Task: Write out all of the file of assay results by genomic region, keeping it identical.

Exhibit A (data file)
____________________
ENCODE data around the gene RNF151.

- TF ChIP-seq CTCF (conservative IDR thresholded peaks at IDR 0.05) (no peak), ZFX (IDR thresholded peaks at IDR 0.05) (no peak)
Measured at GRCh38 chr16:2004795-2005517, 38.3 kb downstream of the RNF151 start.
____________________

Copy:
ENCODE data around the gene RNF151.

- TF ChIP-seq CTCF (conservative IDR thresholded peaks at IDR 0.05) (no peak), ZFX (IDR thresholded peaks at IDR 0.05) (no peak)
Measured at GRCh38 chr16:2004795-2005517, 38.3 kb downstream of the RNF151 start.